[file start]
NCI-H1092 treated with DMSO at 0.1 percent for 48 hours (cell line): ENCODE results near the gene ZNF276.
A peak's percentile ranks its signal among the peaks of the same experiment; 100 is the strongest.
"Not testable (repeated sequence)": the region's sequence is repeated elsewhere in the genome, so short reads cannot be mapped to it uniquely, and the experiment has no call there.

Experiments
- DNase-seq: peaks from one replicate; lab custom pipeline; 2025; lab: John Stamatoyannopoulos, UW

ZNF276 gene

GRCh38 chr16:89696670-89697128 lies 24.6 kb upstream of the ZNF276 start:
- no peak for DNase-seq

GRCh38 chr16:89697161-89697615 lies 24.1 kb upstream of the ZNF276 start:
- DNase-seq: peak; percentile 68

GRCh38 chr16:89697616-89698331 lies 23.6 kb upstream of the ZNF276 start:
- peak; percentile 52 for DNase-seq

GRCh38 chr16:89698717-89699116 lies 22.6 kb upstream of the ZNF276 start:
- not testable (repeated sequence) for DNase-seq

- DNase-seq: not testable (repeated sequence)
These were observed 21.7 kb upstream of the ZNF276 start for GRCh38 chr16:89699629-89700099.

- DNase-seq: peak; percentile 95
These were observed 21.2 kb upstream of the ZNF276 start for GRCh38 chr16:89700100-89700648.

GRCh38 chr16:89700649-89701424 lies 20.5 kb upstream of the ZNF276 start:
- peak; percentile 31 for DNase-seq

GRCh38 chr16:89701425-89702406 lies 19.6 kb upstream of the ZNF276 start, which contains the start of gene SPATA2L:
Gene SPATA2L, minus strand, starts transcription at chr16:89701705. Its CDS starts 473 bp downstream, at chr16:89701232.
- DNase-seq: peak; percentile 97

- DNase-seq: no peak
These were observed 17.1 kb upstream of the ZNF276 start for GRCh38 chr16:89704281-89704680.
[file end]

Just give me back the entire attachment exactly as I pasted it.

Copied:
NCI-H1092 treated with DMSO at 0.1 percent for 48 hours (cell line): ENCODE results near the gene ZNF276.
A peak's percentile ranks its signal among the peaks of the same experiment; 100 is the strongest.
"Not testable (repeated sequence)": the region's sequence is repeated elsewhere in the genome, so short reads cannot be mapped to it uniquely, and the experiment has no call there.

Experiments
- DNase-seq: peaks from one replicate; lab custom pipeline; 2025; lab: John Stamatoyannopoulos, UW

ZNF276 gene

GRCh38 chr16:89696670-89697128 lies 24.6 kb upstream of the ZNF276 start:
- no peak for DNase-seq

GRCh38 chr16:89697161-89697615 lies 24.1 kb upstream of the ZNF276 start:
- DNase-seq: peak; percentile 68

GRCh38 chr16:89697616-89698331 lies 23.6 kb upstream of the ZNF276 start:
- peak; percentile 52 for DNase-seq

GRCh38 chr16:89698717-89699116 lies 22.6 kb upstream of the ZNF276 start:
- not testable (repeated sequence) for DNase-seq

- DNase-seq: not testable (repeated sequence)
These were observed 21.7 kb upstream of the ZNF276 start for GRCh38 chr16:89699629-89700099.

- DNase-seq: peak; percentile 95
These were observed 21.2 kb upstream of the ZNF276 start for GRCh38 chr16:89700100-89700648.

GRCh38 chr16:89700649-89701424 lies 20.5 kb upstream of the ZNF276 start:
- peak; percentile 31 for DNase-seq

GRCh38 chr16:89701425-89702406 lies 19.6 kb upstream of the ZNF276 start, which contains the start of gene SPATA2L:
Gene SPATA2L, minus strand, starts transcription at chr16:89701705. Its CDS starts 473 bp downstream, at chr16:89701232.
- DNase-seq: peak; percentile 97

- DNase-seq: no peak
These were observed 17.1 kb upstream of the ZNF276 start for GRCh38 chr16:89704281-89704680.